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Violence in later Middle English Arthurian romance

Poellinger, Michele (2013) Violence in later Middle English Arthurian romance. PhD thesis, University of Leeds.

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Abstract

Understanding the representations of violence in Middle English romance is key to understanding the texts themselves; the authors were aware of the cultural and spiritual resonances of violent language, and they often utilised their potential to direct their own meaning. This thesis explores the language of these representations in Middle English literature, from British chronicles to affective Passion narratives, in order to analyse the combat and warfare of Arthurian romances in their literary and social context. In particular, I study the borrowing of violent language between literatures, and its impact on the meaning and generic tone of the texts. If a romance invokes the Passion of Christ in the wounds of secular battle, what is the nature of its chivalric protagonists? Can a romance be said to express “national” interests in its depiction of warfare? How does violence reaffirm and discuss the behaviour of chivalric “individuals”? My research looks specifically at how Arthurian romances such as the alliterative Morte Arthure and Lancelot of the Laik are shaped by the culture of chivalry and an awareness of the ways in which religious, historical and romance texts express pain and injuring. The analysis of the language of violence can both invoke the maintenance of broader chivalric norms and revise associations of genre-specific vocabulary.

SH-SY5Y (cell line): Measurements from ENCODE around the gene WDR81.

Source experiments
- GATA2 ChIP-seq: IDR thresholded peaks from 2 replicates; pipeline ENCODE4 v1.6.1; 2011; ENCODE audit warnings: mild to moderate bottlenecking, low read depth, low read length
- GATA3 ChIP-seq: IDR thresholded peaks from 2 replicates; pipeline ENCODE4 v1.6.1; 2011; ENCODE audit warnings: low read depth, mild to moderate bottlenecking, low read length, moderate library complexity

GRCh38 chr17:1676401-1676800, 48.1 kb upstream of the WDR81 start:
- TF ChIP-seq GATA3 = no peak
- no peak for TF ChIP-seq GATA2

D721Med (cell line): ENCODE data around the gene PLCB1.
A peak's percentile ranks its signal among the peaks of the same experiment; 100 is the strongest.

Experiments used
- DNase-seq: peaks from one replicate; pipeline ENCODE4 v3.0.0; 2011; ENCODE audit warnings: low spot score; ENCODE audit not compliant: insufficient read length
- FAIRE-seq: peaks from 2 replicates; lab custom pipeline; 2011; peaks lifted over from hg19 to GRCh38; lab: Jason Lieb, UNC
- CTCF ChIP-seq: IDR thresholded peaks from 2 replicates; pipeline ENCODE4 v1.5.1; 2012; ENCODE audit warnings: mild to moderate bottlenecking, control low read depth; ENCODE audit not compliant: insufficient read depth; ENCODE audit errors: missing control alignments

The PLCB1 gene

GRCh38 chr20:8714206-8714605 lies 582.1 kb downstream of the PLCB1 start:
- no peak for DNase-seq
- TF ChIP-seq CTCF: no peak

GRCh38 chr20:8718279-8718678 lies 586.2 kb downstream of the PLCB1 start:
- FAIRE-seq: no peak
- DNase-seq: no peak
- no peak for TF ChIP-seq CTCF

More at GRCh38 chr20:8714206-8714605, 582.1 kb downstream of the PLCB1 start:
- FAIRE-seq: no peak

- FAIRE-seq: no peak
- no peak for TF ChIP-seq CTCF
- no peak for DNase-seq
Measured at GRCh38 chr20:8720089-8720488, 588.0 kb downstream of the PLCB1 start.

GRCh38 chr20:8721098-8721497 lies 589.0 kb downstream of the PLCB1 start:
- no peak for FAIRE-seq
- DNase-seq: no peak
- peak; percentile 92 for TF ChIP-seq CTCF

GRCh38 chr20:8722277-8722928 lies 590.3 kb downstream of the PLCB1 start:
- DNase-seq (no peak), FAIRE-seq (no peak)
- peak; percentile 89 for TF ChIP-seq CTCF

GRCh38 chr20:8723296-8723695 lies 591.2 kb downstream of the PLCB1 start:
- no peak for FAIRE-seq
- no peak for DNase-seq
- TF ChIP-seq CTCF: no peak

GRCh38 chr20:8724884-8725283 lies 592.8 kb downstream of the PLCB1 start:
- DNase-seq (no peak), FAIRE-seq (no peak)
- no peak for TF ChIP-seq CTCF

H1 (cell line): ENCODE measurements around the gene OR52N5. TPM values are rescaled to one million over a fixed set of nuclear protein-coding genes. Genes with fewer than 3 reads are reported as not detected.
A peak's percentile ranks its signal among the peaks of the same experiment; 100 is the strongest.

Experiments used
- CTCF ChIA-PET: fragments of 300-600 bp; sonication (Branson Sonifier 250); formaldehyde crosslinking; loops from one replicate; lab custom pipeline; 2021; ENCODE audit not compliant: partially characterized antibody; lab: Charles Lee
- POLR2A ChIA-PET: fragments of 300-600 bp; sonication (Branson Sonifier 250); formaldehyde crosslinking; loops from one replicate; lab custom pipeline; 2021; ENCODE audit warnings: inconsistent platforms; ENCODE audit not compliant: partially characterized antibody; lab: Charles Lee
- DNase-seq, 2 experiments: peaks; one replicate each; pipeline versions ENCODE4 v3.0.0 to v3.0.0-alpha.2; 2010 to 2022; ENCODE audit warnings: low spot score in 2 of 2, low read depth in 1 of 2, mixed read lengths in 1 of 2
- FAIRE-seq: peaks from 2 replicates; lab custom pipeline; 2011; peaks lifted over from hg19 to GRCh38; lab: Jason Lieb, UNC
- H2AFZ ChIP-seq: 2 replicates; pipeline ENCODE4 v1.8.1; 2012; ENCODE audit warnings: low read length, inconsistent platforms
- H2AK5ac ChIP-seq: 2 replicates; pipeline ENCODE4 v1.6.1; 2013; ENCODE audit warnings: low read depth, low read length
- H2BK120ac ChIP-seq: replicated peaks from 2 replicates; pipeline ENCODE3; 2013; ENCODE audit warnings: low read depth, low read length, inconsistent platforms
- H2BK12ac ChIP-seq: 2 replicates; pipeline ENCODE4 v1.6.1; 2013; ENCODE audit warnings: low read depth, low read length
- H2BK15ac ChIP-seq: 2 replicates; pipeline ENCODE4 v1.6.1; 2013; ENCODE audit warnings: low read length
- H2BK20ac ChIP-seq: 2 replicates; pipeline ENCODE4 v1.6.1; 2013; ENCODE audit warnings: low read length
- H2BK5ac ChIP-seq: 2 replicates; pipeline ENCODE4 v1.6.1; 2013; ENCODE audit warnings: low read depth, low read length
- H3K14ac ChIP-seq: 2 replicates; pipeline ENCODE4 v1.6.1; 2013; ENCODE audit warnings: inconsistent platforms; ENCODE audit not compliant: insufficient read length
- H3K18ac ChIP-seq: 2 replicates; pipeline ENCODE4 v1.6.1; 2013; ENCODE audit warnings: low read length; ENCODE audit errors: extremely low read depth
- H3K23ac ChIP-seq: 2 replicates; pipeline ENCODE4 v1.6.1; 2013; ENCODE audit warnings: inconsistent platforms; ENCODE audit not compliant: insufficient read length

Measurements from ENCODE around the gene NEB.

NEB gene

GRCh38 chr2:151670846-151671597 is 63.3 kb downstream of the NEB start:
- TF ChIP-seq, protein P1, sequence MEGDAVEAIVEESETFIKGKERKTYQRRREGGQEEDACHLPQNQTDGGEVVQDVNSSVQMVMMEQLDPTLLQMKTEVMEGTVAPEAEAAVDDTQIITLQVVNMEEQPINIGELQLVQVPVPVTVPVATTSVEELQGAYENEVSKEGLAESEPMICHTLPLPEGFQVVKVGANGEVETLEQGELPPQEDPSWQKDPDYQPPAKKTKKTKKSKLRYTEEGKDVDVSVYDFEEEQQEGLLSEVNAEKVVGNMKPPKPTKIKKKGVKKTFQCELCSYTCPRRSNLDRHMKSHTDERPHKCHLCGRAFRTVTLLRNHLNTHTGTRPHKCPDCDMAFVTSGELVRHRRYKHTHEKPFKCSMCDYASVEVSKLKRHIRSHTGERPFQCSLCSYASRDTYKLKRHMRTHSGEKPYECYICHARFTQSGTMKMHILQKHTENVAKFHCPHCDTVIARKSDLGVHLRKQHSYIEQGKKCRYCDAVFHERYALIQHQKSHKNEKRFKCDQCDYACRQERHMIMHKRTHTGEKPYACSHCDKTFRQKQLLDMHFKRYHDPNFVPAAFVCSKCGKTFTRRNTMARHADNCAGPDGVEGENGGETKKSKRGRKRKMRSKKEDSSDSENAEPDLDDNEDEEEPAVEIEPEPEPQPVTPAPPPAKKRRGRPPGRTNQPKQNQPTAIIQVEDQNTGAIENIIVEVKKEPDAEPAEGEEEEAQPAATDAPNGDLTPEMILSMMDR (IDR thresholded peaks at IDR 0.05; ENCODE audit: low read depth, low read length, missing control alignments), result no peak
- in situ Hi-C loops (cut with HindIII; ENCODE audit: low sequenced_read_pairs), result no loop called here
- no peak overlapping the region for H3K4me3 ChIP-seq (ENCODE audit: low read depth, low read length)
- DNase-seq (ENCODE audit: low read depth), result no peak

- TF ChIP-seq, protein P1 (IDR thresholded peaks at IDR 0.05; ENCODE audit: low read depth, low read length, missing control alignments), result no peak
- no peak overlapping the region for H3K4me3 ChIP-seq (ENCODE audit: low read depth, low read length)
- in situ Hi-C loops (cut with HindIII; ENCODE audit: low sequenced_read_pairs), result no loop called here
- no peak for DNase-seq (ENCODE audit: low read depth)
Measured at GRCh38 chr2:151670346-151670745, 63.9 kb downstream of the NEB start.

Item Type: Thesis (PhD)
Academic Units: The University of Leeds > Faculty of Arts (Leeds) > School of English (Leeds)
Identification Number/EthosID: uk.bl.ethos.595111
Depositing User: Repository Administrator
Date Deposited: 25 Feb 2014 11:24
Last Modified: 03 Sep 2014 10:49
URI: http://etheses.whiterose.ac.uk/id/eprint/5233

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